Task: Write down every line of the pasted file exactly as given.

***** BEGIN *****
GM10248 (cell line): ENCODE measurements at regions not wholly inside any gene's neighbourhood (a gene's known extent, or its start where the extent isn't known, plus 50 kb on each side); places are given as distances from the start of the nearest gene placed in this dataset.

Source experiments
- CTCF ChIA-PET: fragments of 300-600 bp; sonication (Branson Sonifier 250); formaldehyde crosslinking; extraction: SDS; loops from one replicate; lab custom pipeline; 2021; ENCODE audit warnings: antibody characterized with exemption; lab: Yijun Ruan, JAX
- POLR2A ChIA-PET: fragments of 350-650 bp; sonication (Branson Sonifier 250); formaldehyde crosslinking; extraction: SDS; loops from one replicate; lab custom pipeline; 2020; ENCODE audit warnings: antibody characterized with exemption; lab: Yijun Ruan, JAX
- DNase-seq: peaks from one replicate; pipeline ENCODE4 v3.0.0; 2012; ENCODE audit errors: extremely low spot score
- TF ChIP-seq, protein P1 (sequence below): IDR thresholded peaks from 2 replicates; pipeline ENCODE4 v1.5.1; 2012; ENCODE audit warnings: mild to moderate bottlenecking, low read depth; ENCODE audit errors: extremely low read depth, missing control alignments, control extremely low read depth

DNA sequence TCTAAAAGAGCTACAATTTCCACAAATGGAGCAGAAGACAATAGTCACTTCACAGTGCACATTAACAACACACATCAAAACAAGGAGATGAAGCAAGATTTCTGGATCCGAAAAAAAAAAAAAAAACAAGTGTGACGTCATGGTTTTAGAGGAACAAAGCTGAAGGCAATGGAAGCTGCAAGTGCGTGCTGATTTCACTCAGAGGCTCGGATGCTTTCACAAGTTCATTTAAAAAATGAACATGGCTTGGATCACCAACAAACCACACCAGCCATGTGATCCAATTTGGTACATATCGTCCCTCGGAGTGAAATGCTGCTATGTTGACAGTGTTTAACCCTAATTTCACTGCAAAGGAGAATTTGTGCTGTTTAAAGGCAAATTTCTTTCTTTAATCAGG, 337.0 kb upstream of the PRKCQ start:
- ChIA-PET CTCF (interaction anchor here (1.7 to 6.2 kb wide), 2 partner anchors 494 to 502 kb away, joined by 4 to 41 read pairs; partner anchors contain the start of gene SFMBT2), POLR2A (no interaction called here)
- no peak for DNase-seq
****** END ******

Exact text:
GM10248 (cell line): ENCODE measurements at regions not wholly inside any gene's neighbourhood (a gene's known extent, or its start where the extent isn't known, plus 50 kb on each side); places are given as distances from the start of the nearest gene placed in this dataset.

Source experiments
- CTCF ChIA-PET: fragments of 300-600 bp; sonication (Branson Sonifier 250); formaldehyde crosslinking; extraction: SDS; loops from one replicate; lab custom pipeline; 2021; ENCODE audit warnings: antibody characterized with exemption; lab: Yijun Ruan, JAX
- POLR2A ChIA-PET: fragments of 350-650 bp; sonication (Branson Sonifier 250); formaldehyde crosslinking; extraction: SDS; loops from one replicate; lab custom pipeline; 2020; ENCODE audit warnings: antibody characterized with exemption; lab: Yijun Ruan, JAX
- DNase-seq: peaks from one replicate; pipeline ENCODE4 v3.0.0; 2012; ENCODE audit errors: extremely low spot score
- TF ChIP-seq, protein P1 (sequence below): IDR thresholded peaks from 2 replicates; pipeline ENCODE4 v1.5.1; 2012; ENCODE audit warnings: mild to moderate bottlenecking, low read depth; ENCODE audit errors: extremely low read depth, missing control alignments, control extremely low read depth

DNA sequence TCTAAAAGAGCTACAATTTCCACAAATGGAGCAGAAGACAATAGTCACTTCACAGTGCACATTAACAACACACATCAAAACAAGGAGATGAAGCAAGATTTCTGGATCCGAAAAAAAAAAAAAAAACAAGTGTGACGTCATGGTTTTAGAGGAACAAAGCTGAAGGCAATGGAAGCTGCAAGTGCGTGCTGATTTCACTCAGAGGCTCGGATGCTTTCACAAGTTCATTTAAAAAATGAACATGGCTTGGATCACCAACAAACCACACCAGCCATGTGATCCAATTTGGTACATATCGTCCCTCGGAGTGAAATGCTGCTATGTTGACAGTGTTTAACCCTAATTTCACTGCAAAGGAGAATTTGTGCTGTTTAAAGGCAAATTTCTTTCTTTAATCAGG, 337.0 kb upstream of the PRKCQ start:
- ChIA-PET CTCF (interaction anchor here (1.7 to 6.2 kb wide), 2 partner anchors 494 to 502 kb away, joined by 4 to 41 read pairs; partner anchors contain the start of gene SFMBT2), POLR2A (no interaction called here)
- no peak for DNase-seq